February 15, 2017 Read More →

IEEFA Update: Shutdown of Navajo Generating Station Likely Blows a Hole in Peabody’s Bankruptcy Plan

Company Seen as Unlikely to Meet its Production or EBITDA Projections; Fate of Plant Is Emblematic of Larger Shift

Bankrupt Peabody Energy is being dealt a fresh setback on news this week that owners of the coal-fired Navajo Generating Station don’t expect to keep the plant open past 2019.

The 2,500-megawatt station in Northern Arizona is owned by a consortium of public and private utilities with significant service areas in several states. While Peabody naturally wants the plant to stay open, the utilities that own it have presumably found more affordable ways to provide electricity to their customers—which of course is their priority.

Far from being the economic engine that Peabody proclaims, the plant actually is a drag on the local economies of its various owners, who have a responsibility to provide the most affordable electricity  possible. Navajo Generation Station cannot meet this test in large measure because the coal it buys from Peabody costs too much.

THE FATE OF THIS PLANT ILLUSTRATES THE LARGER PROBLEM FACING PEABODY, which is that the market for coal-fired electricity is shrinking, although this specific closing may on its own blow a hole in the bankruptcy plan Peabody has laid out in court.

NGS, as the plant is known, for years meant almost eight million tons of coal business annually to Peabody, which has supplied NGS from its Kayenta mine for most of the past decade. With its fortunes flagging due to competition from low natural gas prices, however, the plant used only five million tons of Kayenta coal in 2016, a still not-insignificant amount of business that Peabody can now ill afford to lose.

That plan outlines how the company will operate through 2021. We don’t know precisely how much coal is assumed to be coming out of the Kayenta mine under the bankruptcy reorganization plan Peabody has put forth, but in 2016 the mine produced 5.2 million tons of coal, accounting for 35 percent of Peabody Western’s holdings.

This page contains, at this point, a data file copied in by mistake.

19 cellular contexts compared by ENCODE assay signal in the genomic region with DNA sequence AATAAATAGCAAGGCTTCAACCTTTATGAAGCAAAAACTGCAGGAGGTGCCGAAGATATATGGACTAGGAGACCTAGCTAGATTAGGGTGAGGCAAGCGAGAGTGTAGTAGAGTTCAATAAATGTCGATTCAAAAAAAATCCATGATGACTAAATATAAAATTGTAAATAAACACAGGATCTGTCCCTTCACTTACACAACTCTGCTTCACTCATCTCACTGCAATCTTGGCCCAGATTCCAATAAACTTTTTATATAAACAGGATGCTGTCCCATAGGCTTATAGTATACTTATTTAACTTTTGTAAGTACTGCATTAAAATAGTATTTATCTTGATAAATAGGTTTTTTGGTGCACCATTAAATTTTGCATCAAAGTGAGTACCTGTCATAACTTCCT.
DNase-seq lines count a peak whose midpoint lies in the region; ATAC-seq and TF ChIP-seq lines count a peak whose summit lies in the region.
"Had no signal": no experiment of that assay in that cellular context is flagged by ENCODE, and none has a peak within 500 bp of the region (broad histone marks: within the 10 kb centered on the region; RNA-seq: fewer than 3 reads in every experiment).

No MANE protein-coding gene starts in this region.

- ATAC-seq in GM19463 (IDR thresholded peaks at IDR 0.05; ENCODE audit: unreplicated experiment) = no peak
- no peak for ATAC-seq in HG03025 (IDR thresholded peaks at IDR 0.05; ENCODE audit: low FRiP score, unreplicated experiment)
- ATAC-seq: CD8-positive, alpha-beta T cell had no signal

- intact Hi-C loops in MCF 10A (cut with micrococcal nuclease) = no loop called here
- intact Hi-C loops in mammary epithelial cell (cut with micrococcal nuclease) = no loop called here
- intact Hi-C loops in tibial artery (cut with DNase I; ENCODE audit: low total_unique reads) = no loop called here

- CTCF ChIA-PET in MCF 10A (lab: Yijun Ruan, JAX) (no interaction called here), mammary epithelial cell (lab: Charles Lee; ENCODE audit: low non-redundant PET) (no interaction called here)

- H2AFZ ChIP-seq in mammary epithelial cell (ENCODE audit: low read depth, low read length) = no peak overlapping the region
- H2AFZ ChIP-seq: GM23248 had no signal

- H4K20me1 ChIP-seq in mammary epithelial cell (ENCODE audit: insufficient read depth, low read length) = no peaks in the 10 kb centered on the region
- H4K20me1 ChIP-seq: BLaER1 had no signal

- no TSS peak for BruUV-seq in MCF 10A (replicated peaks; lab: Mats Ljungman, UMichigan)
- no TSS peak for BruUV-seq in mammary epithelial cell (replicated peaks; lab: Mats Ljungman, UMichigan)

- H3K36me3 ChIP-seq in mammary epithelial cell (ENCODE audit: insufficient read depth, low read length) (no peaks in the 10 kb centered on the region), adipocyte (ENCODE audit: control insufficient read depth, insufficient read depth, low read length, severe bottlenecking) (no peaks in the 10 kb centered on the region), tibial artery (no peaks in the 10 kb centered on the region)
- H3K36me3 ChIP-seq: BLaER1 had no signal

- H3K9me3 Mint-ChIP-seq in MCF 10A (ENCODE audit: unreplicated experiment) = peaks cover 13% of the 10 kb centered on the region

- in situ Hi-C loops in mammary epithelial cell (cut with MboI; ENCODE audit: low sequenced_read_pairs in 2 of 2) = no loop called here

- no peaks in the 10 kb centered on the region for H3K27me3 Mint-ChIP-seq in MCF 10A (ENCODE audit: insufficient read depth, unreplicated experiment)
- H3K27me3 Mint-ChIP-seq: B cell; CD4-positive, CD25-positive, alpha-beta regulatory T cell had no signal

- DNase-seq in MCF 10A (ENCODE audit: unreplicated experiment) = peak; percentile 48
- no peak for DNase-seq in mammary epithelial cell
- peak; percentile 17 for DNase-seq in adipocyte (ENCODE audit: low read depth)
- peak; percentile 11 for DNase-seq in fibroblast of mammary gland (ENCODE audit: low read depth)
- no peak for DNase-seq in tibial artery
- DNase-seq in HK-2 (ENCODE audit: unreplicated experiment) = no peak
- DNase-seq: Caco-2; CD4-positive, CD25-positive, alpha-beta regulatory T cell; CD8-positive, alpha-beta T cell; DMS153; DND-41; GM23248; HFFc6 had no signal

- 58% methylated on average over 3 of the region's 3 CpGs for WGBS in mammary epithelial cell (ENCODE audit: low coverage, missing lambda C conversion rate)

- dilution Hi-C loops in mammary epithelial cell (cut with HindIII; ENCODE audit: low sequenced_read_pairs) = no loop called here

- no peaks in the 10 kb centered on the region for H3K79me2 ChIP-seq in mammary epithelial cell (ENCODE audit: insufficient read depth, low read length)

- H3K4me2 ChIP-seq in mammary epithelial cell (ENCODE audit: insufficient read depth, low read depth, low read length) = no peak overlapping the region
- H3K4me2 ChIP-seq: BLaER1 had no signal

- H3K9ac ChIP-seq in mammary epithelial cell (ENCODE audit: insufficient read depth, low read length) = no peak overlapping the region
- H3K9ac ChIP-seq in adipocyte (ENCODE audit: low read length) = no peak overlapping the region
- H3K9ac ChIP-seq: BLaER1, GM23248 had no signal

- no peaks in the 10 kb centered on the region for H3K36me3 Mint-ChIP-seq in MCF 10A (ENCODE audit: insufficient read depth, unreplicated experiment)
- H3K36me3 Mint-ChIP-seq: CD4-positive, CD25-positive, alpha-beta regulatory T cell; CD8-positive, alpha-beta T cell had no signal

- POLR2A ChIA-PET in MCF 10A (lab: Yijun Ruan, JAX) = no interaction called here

What the company’s filing before the bankruptcy court does tell us is that the company projects selling 17 million tons of coal from its three main Peabody Western mines (Kayenta, El Segundo and Twentymile) in 2017 and 2018. Peabody Western is projecting EBITDA of $119 million in 2019, of which we assume Kayenta would represent approximately $40 million. We think the company’s 2019-2021 projections are at risk by perhaps six million tons in production and $40 million in profits annually.

Another Peabody customer, Cholla Generating Station, in east-central Arizona, has also announced intentions to close. Cholla was supplied by Peabody’s El Segundo mine to the tune of 1.3 million tons last year (and more than three million tons historically). Peabody has made it clear that without Cholla, El Segundo has very little remaining economic value. The mine once provided about eight million tons per year to Peabody’s annual totals.

THE BROADER QUESTION IS JUST HOW MANY OF THE OTHER PLANTS THAT PEABODY assumes in its court fillings will be buying its coal either will be shutting down instead or trimming their purchases to take advantage of low natural gas prices.

Kayenta, in Arizona, and El Segundo, in New Mexico, have been vulnerable for some time to natural-gas competition. Neither El Segundo nor Twentymile (in Colorado) were considered marketable in a deal to unload them on Bowie Resources that fell apart last year. 

We said a year ago we thought the company’s coal production projections were too high then. The news this week from Arizona makes those projections look more questionable than ever.  

The overall effect is probably a $50-$90 million hole in Peabody Western’s 2019 EBITDA projections (7 percent to 16 percent of total estimated enterprise-wide EBITDA). This damage could begin to take its toll within a year of the company’s planned exit from bankruptcy. Truth is—these announcements aside—the bankruptcy plan had material defects already.  

We will be commenting more soon on the underlying weaknesses in the Peabody plan.

Tom Sanzillo is IEEFA’s director of finance.


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